Re-enactment of Bay View Tragedy shows the past matters today

It was an usually warm day on May 5, 1886 when some 1500 workers and supporters marched toward the huge rolling mills on Milwaukee’s lakefront in a campaign for the eight-hour workday.  That march was cut short by the bullets from the guns of state militia troops who fired into the crowd, killing seven.

A large puppet representing Gov. Jeremiah P. Rusk

It was the bloodiest event in Wisconsin labor history and for the last 33 years has been commemorated as the Bay View Tragedy in an outdoor event on the first Sunday of May – a ceremony to remember the struggles of the past and to provide understanding for the continued challenges facing workers seeking a safe, just and rewarding life.

A labor leader in the form of a puppet join 8-hour-day marchers re-enacting Bay View Tragedy of May 5, 1886.

Such warm, sunny days are rare in early May along the shores of frigid Lake Michigan, thus it was fitting that the 133rd Anniversary Commemoration of the Bay View Tragedy on May 5, 2019 was likely a replica – weatherwise – of that tragic day in 1886.  Temperatures rose above 70, the crowd of some 300 was bathed in sunlight and warmed by mild breezes came from the west.

The tragic episode was re-enacted by a crew of actors, volunteers and puppeteers carrying two larger-than-life replicas of an 1886 labor leader and of then Wisconsin governor Jeremiah P. Rusk, who ordered the shooting of the strikers.  The words the two might have said in 1886 were restated by two actors, accompanied by cheers for the labor speaker and jeers for Gov. Rusk.  A small crew of volunteers – imitating the marchers of the past – fell when fired upon by the unseen militia troops, their “gunshots” heard from the drums of Jahmes Finlayson.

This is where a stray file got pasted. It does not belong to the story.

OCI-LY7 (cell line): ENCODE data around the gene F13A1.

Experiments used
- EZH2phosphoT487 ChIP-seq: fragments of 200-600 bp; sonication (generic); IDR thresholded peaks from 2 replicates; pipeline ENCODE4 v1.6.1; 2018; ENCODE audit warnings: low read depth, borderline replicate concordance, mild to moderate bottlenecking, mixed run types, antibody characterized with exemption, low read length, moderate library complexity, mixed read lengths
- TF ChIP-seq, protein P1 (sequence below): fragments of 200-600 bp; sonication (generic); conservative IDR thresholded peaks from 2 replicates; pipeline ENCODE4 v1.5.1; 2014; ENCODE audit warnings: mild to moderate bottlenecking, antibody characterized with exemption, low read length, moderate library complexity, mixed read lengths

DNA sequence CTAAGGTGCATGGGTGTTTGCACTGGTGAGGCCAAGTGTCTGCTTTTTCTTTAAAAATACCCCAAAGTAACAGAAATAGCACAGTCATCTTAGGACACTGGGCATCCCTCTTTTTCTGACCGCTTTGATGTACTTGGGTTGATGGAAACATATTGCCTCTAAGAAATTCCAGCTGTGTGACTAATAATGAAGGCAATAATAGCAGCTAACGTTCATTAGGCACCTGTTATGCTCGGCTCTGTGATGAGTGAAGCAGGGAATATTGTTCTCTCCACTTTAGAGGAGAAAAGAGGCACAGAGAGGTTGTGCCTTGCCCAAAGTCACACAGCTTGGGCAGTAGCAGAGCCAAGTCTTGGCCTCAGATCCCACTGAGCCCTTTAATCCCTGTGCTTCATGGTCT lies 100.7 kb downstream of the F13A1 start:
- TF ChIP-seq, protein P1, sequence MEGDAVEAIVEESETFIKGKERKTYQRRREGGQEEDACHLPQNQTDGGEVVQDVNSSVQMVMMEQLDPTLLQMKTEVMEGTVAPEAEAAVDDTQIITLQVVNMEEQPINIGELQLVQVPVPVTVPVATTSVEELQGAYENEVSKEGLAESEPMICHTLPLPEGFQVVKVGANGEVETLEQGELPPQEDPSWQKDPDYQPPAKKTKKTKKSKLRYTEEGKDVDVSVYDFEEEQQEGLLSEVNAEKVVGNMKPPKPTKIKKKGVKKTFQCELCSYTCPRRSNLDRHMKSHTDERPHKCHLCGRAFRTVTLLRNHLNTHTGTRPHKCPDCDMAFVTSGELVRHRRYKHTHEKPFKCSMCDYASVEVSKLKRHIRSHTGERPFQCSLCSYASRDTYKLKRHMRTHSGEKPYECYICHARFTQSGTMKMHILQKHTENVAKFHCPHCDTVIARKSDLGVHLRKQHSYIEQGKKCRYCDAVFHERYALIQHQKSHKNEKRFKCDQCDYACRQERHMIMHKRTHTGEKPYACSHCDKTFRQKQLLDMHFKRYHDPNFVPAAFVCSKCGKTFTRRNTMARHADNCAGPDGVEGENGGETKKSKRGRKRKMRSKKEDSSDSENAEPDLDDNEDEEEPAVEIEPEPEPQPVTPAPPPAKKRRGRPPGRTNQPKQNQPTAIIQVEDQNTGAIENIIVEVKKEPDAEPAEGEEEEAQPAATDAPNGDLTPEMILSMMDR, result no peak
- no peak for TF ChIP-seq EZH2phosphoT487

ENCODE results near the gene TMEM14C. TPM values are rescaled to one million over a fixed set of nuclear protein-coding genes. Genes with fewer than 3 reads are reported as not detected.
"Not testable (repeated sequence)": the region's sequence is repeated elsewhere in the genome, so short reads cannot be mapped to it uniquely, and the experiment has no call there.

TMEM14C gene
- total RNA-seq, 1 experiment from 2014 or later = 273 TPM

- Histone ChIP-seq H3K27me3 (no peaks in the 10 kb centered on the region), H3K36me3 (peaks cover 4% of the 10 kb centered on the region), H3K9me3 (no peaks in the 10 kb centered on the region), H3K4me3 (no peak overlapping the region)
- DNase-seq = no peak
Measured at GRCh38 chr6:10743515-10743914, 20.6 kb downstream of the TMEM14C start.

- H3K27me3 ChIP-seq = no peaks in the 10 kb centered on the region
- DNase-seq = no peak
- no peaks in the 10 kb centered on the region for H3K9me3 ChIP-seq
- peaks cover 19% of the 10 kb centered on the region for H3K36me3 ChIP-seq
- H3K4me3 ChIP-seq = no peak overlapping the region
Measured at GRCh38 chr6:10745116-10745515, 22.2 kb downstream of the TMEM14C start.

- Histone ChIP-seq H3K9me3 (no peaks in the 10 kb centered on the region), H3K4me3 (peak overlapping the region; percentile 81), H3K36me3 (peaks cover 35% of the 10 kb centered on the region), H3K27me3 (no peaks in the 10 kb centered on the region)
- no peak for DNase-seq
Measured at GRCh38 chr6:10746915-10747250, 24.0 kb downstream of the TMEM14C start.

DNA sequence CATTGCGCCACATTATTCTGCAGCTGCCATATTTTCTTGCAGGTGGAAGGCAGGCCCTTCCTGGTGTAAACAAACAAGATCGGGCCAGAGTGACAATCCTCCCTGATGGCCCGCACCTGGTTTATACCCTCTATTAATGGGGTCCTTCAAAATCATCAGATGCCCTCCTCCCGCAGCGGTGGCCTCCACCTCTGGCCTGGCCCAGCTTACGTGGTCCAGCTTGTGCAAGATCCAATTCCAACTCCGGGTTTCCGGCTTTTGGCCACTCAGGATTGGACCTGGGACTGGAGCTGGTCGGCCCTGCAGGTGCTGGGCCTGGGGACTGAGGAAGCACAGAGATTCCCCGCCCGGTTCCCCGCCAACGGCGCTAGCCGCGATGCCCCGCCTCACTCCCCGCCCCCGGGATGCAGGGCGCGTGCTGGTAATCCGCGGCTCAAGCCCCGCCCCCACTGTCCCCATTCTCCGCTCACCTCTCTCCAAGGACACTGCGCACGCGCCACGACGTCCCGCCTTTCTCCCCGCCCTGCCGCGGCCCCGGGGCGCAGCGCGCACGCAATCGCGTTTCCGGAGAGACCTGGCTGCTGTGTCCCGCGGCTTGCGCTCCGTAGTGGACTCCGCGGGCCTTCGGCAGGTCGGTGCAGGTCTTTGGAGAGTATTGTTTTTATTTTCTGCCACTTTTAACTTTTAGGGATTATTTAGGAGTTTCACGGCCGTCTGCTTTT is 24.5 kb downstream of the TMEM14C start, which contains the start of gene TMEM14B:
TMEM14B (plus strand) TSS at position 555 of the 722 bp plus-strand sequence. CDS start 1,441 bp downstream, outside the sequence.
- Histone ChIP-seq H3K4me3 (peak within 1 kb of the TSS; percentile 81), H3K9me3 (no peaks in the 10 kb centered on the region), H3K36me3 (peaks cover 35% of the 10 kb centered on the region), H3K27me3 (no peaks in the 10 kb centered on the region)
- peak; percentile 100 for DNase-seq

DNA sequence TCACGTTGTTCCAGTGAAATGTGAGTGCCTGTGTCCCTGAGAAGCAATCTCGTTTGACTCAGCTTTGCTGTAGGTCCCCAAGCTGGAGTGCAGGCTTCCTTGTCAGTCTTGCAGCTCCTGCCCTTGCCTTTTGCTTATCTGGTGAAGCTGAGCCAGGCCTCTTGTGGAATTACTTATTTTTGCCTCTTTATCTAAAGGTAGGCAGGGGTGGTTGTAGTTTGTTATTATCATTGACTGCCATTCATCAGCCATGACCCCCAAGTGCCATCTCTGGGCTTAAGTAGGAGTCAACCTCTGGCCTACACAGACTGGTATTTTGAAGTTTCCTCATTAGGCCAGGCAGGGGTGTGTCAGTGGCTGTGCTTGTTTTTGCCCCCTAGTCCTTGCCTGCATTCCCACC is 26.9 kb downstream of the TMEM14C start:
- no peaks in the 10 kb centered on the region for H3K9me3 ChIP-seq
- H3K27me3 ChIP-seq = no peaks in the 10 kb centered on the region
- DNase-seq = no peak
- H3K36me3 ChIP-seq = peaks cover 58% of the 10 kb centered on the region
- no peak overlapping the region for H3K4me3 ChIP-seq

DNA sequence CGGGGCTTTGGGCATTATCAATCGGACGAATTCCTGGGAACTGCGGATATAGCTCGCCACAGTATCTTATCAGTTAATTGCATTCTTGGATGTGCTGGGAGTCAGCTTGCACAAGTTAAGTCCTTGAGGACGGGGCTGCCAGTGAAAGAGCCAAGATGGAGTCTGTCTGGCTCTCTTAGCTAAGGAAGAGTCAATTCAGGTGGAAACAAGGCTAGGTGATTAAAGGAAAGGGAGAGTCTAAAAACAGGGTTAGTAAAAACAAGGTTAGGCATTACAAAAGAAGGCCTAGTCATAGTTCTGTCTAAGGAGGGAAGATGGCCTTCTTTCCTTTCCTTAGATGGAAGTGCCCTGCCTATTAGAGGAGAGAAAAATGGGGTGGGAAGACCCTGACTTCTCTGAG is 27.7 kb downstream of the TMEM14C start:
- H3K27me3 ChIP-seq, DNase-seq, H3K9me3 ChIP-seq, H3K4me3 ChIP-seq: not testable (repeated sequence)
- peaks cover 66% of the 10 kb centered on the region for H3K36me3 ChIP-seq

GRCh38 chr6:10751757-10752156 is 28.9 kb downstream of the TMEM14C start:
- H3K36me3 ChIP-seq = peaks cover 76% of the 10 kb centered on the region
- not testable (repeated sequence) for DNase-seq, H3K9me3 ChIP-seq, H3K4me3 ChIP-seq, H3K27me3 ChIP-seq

The names of the deceased workers were read as a memorial wreath was laid at the foot of the State Historical Marker site, located in Milwaukee’s Bay View neighborhood where the massacre occurred.  This year, the wreath was placed by Michael and Dorothy Zeidler, the son and daughter of the late Frank P. Zeidler, Milwaukee’s last socialist mayor.  Their sister, Anita, who had been part of the Tragedy event’s planning committee for many years and who died at last year’s LaborFest was honored with a moment of silence.

“The six men and boy did not die in vain,” Jon Shelton, professor of Democracy and Justice Studies at University of Wisconsin – Green Bay, said in remarks, referring to the victims in the 1886 massacre.  “They were part of a movement – the same movement we are involved in today.”

Speaking about current struggles, Shelton encouraged the audience by noting, “We didn’t start this class warfare, but we will win.”

While the strikes of 1886 in Milwaukee ended in tragedy, he said they were important in that they brought about greater political activity among working people, leading to the election of pro-worker leaders in the city and the creation of Milwaukee’s Socialist party.  “You can find the very roots of Wisconsin’s strong Socialist traditions in the fight at Bay View,” he said.

“Bay View was not a tragedy; it was a call to action,” Shelton said.  “We are all part of the same struggle, a struggle that transcends time, against the same type of economic royalists who seek to control us.”

The seven victims at Bay View “died in the fight for basic human dignity . . . for what was their basic right to be seen as men.”

Employers, Shelton continued, treated workers as something to be “employed,” that is, “to use.”  He said, the men who employed them viewed the workers as a tool to enrich themselves and in using up these men until they were physically incapable of working . . . “so that they could make more in profits.”

Basically, the workers in 1886 were marching for the cause of gaining “eight hours for work, eight hours for sleep and eight hours for what we will.”